There is a frustrating amount of glee dwelling within negative reporting on Florida. ABC affiliates run headlines that sound like sports coverage, such as “‘We’re not in a good place’: Florida leading states in COVID-19 cases following spike.” The Associated Press smugly released “Florida mayors defy DeSantis with mask, vaccine mandates,” an article chock-full of snippets from Governor DeSantis’s political opponents. It all seems to be an effort to make an emerging conservative political leader out to be failing.
But he is not.
The media are right to point out that hospitalizations and cases have spiked in the Sunshine State. Medical centers in Tallahassee and Central Florida once again have had to suspend elective procedures because of patient overloads. But the corresponding death spike is not present in the data, as Florida continues to have around 0.24 daily deaths per 100,000 residents. While this is above the national average, it is also below the rate of some Democrat-run states, such as Nevada (0.39 per 100,000), and also fails to account for Florida’s status as the second-most-elderly state in the union. There’s a lot at play here, and you can always count on journalists to omit important details.
The most loathsome thing to recently come out of the media is “The right’s new tone on COVID vaccines,” published by the Los Angeles Times editorial board. The only possible justification for this festering excrescence would be if the entire opinion staff of the LAT suffered a collective bout of amnesia. They claim that, had “DeSantis and other prominent Republicans been as forceful vaccine supporters as President Biden . . . from the start of the immunization campaign, the country might not have to consider new mask mandates and other restrictions.” They must be joking.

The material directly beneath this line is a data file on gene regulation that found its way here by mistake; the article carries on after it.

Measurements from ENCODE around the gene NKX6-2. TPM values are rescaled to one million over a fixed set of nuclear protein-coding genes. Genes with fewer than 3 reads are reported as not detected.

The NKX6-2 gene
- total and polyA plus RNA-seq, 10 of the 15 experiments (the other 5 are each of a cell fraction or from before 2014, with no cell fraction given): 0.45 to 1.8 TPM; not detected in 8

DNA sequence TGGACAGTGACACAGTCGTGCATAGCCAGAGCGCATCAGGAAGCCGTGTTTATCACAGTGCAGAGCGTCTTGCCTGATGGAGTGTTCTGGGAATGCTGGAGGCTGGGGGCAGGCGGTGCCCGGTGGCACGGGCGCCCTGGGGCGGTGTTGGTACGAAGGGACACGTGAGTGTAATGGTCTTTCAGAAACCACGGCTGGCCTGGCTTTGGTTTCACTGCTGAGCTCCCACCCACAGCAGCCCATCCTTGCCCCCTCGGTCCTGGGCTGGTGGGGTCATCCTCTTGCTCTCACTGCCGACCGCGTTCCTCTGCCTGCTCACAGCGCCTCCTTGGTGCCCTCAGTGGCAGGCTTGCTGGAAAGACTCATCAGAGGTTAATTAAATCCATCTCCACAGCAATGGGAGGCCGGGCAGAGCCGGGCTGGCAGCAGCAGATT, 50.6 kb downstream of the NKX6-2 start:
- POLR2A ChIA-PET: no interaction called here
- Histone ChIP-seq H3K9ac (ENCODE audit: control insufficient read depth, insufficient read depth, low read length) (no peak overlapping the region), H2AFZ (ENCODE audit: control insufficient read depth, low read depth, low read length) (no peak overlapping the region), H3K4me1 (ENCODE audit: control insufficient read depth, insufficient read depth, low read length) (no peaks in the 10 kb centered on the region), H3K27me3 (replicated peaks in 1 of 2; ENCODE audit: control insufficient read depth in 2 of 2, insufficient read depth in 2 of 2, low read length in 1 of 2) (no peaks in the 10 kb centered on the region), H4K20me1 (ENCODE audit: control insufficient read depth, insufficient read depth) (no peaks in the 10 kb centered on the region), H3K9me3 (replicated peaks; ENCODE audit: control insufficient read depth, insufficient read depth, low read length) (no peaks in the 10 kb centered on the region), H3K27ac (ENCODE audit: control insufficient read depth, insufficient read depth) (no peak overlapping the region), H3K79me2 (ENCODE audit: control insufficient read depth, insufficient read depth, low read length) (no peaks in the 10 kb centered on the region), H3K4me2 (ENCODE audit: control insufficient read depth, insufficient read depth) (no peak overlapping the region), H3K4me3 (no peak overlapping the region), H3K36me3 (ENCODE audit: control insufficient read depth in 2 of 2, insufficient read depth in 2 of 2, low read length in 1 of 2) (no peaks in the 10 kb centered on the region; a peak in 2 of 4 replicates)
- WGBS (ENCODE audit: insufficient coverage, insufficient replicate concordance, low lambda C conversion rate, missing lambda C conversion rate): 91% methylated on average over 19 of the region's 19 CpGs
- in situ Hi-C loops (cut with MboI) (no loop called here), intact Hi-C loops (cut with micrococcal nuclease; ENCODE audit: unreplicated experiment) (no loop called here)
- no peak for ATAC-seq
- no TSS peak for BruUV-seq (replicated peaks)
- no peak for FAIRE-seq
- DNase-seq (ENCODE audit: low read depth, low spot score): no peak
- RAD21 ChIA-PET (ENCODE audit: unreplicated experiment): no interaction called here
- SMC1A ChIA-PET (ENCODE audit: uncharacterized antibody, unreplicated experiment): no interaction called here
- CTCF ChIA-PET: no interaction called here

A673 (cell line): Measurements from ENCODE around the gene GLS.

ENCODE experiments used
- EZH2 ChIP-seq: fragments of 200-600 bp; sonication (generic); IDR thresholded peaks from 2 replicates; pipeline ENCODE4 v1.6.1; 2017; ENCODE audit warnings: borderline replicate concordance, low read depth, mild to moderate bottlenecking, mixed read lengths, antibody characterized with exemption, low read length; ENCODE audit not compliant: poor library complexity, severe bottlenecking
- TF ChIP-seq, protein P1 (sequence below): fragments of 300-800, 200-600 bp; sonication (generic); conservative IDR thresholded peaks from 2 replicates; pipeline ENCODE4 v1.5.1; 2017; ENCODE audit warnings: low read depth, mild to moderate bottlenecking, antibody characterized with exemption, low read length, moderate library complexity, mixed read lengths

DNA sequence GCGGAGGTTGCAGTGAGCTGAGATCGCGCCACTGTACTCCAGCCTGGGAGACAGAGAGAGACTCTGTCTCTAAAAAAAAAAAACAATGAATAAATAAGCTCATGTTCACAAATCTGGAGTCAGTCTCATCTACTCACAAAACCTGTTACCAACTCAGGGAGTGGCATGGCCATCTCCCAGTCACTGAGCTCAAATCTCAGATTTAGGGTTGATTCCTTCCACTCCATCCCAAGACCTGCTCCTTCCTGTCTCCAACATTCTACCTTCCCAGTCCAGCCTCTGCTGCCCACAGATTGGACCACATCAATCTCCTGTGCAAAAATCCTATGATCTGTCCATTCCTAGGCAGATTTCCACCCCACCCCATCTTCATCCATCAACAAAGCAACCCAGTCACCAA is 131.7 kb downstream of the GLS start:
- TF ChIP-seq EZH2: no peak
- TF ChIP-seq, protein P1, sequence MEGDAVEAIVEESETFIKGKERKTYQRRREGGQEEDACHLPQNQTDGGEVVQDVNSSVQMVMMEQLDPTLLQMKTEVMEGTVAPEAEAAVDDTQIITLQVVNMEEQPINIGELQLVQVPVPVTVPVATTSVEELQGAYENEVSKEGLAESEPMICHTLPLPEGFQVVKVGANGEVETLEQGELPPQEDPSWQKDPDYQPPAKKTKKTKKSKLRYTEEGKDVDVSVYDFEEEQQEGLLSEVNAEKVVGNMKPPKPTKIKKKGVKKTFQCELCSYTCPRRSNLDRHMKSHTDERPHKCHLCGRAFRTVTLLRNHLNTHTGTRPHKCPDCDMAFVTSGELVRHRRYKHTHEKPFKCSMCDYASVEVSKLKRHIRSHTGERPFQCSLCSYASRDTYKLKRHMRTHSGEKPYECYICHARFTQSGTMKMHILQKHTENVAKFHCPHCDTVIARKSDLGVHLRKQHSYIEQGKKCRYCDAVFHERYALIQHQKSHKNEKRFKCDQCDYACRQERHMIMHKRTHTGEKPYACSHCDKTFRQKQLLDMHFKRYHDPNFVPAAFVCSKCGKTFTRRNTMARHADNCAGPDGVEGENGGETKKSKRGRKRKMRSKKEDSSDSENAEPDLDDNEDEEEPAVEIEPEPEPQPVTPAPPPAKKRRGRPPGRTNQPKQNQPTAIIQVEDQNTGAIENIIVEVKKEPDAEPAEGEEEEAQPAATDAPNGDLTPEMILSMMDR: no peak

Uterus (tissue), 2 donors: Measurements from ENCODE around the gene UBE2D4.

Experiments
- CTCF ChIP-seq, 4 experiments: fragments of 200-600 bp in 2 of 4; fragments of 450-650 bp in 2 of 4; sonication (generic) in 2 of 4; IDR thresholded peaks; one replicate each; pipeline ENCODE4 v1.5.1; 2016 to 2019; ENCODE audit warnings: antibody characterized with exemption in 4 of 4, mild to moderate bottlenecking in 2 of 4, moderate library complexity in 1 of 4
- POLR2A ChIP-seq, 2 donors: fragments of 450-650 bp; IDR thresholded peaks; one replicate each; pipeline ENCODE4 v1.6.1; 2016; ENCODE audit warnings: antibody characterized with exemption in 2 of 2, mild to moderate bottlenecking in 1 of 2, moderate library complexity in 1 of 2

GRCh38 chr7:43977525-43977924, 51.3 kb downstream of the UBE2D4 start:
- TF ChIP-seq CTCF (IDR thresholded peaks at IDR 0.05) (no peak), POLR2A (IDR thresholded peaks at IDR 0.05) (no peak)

What ever happened to the insane vaccine-conspiracy theories peddled by Joe Biden and Kamala Harris before they took office? David Harsanyi has already torn fact-checkers apart for this, but it is worth reiterating that the media appear to have completely forgotten what our president and vice president said only a few months ago. Biden baselessly asserted that the vaccines were “not likely to go through all the tests that need to be done and the trials that are needed to be done.” Harris was spewing nonsense like “if Donald Trump tells us to take it, I’m not taking it,” along with other unfounded claims that public-health experts under Trump “will be muzzled,” “suppressed,” and “sidelined,” to conceal negative vaccine press coverage.
Yet the Times has the gall to claim that DeSantis should have been more like Biden. DeSantis, the man who has been inundating his constituents with vaccination-campaign advertisements? DeSantis, the man who has been hawkishly promoting vaccines since the beginning? Who made 27 vaccine-related appearances in January alone? Yeah right.
Florida led the country in vaccinations among those ages 65 and older, and, as of May 1, over 80 percent of the state’s seniors were at least partially vaccinated. This strategy, to prioritize the vaccination of those most vulnerable, is what has prevented a resurgence of the death counts we witnessed last year, despite the outbreak of the Delta variant.
The LA Times, as is the case with most of the biased media, is totally discredited. They are transparently trying to erase DeSantis’s achievements. They cannot comprehend the idea that someone managed to succeed while ignoring the mainstream pundits’ advice to crush small businesses and houses of worship with totalitarian lockdowns. The fact that Florida’s unemployment rate is lower than those of Michigan, Illinois, New York, and California leaves them indignant. The migration of coastal Americans baffles them — how could anyone possibly want to leave Philadelphia for Jacksonville? So they lash out. And people should know that.